Grieving on Mother's Day and Father's Day

There are certain times of the year that stick out as predictable triggers for grieving people: birthdays, anniversaries, and/or the (sometimes dreaded) end-of-the-year holidays. And then there are those that fly under the radar and pop up when we are least expecting them. 

Mother’s and Father’s Days take on a whole new meaning after a death. These can be emotional days both for children (young and old) who have experienced the loss of a mother or father or a parent grieving the death of a child. These days can also be tough for those who experienced the death of the other parent – for example, maybe a child always made Mother’s Day breakfast with their dad who died.

 

You may be at a loss for how to spend your time on these pseudo-holidays. Here are some ideas for the whole family:

 

Stay in:

Cook or order in your person’s favorite meal. Play their favorite board game. Watch their favorite movie or sports team. Do a craft in memory of your person. Talk with your family about what you wish you could be doing with your person that day.

 

Get out:

Visit your person’s favorite restaurant. Go shopping and buy the gift you would have bought them if they were still alive. Consider spending some time outside in nature. Go for a walk or a hike and bring a picnic. Go to a nature preserve. Visit the cemetery or place you scattered their ashes.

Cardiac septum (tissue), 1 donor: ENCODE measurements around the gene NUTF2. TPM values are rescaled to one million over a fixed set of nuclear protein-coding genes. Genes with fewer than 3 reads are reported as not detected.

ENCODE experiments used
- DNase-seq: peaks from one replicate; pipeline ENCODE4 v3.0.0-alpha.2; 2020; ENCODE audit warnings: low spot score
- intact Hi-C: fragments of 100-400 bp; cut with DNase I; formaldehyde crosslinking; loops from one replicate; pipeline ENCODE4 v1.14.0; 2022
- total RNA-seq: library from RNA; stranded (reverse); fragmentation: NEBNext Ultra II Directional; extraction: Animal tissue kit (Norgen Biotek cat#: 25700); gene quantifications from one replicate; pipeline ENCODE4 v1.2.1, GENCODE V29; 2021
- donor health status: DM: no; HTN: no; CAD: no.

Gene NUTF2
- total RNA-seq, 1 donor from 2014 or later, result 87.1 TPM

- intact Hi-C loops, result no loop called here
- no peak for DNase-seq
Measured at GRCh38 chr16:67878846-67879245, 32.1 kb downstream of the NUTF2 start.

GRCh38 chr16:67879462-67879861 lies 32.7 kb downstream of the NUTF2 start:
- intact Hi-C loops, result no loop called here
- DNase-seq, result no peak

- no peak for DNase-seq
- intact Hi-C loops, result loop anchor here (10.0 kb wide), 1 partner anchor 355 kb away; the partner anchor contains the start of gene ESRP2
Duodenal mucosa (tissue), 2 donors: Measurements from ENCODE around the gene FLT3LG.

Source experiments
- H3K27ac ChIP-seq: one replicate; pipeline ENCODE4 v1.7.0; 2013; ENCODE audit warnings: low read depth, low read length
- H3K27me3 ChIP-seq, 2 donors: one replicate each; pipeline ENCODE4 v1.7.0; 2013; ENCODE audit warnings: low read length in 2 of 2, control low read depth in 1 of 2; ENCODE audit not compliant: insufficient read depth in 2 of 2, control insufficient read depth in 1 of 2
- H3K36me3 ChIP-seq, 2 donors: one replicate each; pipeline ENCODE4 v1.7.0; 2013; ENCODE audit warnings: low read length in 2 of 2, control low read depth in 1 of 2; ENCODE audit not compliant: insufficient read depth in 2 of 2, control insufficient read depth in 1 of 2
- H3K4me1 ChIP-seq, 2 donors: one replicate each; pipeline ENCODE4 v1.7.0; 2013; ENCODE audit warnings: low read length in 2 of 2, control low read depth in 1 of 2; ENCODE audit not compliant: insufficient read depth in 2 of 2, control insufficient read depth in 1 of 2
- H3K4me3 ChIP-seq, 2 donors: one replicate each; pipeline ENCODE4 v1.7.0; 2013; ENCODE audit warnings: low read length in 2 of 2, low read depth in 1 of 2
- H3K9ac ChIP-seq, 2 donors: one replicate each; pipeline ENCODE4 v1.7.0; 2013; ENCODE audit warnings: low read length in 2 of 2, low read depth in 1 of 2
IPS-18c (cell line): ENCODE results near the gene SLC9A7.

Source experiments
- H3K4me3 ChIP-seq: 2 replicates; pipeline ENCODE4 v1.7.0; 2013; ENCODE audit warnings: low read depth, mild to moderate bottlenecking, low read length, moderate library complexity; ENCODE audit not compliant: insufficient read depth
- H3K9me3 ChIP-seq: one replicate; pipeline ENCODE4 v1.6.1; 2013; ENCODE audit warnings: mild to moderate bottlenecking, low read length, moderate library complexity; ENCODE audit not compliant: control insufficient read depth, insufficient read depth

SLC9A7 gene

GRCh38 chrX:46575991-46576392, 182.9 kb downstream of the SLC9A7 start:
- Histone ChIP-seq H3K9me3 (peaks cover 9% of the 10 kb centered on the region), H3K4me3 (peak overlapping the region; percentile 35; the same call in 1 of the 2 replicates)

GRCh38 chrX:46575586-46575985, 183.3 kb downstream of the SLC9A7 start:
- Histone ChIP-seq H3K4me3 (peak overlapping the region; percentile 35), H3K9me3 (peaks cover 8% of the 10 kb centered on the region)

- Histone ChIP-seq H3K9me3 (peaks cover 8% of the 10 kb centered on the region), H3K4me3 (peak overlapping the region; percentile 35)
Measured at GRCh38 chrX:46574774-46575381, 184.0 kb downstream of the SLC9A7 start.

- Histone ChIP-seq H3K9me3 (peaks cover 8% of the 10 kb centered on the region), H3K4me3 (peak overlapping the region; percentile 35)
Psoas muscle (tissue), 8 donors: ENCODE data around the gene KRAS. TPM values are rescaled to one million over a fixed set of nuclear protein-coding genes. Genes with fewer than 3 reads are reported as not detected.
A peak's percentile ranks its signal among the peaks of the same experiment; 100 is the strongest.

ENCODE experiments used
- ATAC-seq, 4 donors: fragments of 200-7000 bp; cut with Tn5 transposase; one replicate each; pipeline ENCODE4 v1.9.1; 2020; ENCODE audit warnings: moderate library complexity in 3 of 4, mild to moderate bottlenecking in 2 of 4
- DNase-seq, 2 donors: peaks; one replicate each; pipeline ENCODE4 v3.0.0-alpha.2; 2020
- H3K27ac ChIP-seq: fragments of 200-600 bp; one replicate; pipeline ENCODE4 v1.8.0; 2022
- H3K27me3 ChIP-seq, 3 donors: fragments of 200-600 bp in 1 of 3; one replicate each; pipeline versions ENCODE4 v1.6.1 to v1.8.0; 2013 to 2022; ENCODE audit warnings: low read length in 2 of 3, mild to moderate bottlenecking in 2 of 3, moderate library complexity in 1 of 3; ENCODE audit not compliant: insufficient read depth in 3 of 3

If you have plans with others:

Do what feels right to you in the moment. Love cooking? Bring a homemade dish. Hate cooking? Nothing wrong with store-bought. Can’t bring yourself to go grocery shopping? Show up empty-handed. Not feeling like being around other people? Kids not cooperating? You have the right to bail at any time. Need a break? Slip away for 5 minutes. Lock yourself in the bathroom. Listen to music. Practice deep breathing.

 

Past Traditions:

There is no right or wrong way to spend the tough days. Try talking with your family in advance about how you want to spend it. You can uphold the traditions you’ve always had or make new ones. You might not all come to a consensus, and that’s okay, too.

 

Remember that sometimes the anticipation of a day can be worse than the day itself. It’s also okay to completely abandon any and all plans for a day in, spent sulking. Allow yourself some grace to feel your feelings.

 

As a support person:

We can sometimes feel helpless as family or friends of grieving families. Try to be understanding and flexible if they change plans at the last minute. Reach out to a parent whose child died – let them know you are thinking of them. Children might want to do something special for their parent on their important day, but they used to do this with their deceased parent and don’t have the resources to do so on their own. Consider taking the child(ren) out to buy some flowers or that special tie. Help them make breakfast for their surviving parent.

For those of us grieving during the upcoming holidays, remember; There is no right or wrong, and nothing required of you for these days. And for those supporting those navigating their grief, the most important thing is to take the lead from the person grieving.